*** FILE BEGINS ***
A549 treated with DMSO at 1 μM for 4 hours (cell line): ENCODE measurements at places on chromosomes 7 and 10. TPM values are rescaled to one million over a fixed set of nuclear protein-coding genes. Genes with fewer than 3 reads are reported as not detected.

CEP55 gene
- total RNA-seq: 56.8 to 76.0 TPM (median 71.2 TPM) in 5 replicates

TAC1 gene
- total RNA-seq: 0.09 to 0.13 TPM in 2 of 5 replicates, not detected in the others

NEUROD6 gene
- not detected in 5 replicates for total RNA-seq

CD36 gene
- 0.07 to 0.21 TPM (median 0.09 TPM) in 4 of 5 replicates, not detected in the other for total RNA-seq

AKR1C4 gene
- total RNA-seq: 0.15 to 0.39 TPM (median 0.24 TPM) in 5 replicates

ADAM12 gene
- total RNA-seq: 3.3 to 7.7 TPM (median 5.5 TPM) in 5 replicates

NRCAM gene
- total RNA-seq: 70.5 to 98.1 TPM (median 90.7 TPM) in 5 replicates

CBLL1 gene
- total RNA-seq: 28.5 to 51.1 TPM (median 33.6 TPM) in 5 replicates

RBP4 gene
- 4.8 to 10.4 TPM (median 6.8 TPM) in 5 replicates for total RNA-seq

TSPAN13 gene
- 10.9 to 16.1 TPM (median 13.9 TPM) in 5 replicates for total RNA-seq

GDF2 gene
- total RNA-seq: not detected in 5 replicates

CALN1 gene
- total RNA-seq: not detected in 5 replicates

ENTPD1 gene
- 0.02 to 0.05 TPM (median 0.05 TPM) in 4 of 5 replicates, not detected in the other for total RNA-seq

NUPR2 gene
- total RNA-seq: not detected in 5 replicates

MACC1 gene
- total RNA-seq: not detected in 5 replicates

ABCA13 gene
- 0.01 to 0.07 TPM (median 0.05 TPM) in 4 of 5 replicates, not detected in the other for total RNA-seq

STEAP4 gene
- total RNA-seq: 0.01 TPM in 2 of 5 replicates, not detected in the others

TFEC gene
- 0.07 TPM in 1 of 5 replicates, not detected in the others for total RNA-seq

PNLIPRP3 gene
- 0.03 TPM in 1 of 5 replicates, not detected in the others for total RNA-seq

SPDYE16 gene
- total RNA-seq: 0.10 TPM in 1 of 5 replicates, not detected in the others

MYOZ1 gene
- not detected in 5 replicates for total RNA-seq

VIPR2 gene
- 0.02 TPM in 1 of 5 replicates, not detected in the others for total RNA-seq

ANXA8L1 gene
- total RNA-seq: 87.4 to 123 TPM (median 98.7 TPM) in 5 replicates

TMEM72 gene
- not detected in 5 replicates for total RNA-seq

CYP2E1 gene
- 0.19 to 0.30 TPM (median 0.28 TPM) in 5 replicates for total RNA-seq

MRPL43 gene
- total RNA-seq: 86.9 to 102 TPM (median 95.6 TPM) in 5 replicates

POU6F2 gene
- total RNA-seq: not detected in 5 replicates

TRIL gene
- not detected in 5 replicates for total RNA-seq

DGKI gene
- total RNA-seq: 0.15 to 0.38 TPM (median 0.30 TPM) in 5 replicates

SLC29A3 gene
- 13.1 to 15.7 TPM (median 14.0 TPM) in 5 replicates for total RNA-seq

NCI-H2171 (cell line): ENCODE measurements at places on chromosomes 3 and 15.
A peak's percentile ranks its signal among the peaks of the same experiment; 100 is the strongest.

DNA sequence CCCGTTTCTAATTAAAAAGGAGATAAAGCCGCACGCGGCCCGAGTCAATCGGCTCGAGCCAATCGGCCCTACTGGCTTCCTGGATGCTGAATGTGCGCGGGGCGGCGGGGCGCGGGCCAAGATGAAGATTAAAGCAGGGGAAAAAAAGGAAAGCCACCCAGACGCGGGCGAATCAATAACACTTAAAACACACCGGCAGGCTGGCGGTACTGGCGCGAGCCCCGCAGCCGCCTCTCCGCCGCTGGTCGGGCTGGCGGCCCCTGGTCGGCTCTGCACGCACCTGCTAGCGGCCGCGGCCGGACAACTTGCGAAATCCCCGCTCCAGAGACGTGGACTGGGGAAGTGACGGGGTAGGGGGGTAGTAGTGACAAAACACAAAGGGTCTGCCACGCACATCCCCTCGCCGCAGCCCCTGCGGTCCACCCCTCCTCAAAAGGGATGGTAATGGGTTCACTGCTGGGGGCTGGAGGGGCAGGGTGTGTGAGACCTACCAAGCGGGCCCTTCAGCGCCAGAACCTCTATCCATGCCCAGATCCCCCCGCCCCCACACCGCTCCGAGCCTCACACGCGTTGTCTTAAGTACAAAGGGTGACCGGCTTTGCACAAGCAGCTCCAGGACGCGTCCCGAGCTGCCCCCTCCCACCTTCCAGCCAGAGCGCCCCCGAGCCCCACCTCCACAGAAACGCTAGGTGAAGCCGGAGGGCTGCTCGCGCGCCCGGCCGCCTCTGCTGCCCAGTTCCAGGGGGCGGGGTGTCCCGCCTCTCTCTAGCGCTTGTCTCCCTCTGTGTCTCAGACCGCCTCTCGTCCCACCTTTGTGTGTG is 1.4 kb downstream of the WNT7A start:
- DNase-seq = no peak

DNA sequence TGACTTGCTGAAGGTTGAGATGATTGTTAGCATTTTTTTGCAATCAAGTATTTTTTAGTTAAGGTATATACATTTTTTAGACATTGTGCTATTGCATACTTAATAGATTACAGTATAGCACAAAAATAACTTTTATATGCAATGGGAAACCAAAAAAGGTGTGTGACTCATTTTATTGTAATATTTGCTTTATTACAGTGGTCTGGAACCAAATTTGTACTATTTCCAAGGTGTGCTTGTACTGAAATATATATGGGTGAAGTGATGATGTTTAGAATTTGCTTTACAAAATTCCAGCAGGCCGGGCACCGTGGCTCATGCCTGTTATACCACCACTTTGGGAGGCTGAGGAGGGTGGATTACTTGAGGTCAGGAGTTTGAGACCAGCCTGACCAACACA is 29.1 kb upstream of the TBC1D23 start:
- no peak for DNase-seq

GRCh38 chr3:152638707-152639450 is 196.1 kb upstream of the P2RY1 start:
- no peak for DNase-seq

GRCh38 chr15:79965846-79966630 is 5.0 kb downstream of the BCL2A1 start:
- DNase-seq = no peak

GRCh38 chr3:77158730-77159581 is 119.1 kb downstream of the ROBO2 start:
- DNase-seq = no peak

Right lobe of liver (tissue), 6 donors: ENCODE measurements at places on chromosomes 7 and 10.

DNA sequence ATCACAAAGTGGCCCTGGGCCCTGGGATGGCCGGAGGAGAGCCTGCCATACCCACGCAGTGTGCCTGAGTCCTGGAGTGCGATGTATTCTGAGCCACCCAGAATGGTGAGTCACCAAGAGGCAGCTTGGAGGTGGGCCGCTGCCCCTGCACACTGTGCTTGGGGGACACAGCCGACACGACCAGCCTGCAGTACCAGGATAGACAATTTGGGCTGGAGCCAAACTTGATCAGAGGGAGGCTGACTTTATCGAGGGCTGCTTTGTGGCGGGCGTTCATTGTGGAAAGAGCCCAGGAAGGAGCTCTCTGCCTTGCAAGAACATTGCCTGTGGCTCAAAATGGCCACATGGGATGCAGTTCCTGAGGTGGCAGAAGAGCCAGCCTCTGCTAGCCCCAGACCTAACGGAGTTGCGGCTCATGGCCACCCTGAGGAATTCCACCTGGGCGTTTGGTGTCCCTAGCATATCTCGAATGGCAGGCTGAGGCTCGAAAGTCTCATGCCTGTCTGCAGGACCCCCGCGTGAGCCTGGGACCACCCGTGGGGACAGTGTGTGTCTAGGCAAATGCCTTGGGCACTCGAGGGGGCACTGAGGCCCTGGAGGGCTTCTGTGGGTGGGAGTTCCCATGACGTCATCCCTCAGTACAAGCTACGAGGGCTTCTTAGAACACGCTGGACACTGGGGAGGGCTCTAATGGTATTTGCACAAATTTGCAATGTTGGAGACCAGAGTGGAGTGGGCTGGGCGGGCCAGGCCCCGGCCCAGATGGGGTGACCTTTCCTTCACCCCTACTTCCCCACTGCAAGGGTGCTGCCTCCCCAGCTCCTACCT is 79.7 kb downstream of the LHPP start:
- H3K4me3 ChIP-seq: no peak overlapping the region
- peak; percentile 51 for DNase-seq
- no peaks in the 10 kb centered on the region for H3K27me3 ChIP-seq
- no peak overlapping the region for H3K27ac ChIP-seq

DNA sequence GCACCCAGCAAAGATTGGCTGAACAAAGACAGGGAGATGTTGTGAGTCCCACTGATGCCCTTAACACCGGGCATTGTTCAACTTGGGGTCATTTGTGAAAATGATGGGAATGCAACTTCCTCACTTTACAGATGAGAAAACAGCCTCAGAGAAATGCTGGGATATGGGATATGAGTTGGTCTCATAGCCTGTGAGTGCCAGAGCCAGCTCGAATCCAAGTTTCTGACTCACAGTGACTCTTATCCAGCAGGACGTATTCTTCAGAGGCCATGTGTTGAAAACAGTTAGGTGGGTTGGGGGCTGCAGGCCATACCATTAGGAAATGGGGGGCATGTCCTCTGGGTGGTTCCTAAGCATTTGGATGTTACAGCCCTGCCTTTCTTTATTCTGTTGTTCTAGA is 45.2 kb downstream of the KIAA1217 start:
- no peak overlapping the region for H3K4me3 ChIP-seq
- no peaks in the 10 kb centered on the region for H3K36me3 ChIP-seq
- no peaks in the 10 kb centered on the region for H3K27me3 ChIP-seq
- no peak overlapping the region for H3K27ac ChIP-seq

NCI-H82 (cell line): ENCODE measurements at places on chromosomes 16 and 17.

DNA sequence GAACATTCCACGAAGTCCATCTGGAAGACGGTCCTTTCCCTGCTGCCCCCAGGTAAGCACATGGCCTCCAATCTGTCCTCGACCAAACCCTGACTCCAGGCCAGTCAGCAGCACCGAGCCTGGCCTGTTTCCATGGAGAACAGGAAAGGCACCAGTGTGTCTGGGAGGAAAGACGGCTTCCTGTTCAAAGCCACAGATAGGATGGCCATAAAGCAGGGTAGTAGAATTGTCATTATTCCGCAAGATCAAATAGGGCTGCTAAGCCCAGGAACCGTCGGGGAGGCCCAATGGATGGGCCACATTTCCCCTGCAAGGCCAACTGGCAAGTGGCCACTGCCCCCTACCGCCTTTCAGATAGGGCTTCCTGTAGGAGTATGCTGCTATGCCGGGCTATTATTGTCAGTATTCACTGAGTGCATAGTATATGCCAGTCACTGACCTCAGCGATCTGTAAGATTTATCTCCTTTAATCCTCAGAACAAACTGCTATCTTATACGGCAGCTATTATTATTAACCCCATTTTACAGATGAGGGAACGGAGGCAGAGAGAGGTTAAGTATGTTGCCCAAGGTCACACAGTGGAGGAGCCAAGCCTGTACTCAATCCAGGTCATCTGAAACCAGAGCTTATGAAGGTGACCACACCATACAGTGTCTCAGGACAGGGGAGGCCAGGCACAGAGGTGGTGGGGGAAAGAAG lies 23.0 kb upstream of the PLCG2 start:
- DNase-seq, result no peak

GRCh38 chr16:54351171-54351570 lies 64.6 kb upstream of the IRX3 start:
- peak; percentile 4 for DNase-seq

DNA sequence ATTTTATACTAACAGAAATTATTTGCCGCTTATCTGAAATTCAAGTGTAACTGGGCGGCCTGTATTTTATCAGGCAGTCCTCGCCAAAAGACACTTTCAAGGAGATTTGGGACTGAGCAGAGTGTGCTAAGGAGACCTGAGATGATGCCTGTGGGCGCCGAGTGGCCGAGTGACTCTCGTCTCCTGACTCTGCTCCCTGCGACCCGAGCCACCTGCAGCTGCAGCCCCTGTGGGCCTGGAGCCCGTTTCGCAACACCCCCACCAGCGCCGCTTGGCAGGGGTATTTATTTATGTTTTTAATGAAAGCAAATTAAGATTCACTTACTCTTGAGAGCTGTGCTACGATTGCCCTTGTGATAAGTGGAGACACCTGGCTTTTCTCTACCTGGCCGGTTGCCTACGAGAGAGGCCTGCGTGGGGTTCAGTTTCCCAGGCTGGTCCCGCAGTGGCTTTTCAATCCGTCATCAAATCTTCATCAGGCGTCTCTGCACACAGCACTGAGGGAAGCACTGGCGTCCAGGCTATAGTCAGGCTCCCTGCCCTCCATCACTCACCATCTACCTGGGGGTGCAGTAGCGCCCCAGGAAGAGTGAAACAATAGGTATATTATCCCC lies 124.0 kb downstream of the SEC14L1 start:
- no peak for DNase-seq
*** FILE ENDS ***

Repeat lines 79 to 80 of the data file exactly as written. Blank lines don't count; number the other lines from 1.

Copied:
- no peak overlapping the region for H3K27ac ChIP-seq

DNA sequence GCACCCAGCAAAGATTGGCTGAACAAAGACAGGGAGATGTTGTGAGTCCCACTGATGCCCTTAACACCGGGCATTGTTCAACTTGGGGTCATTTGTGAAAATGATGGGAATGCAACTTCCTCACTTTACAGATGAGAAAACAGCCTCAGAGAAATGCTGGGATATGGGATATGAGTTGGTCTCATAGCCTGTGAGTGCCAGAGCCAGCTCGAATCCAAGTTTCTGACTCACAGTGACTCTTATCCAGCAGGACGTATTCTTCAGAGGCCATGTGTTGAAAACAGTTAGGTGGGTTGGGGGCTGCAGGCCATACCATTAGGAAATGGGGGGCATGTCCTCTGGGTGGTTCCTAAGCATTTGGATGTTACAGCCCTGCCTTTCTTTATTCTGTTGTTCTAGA is 45.2 kb downstream of the KIAA1217 start: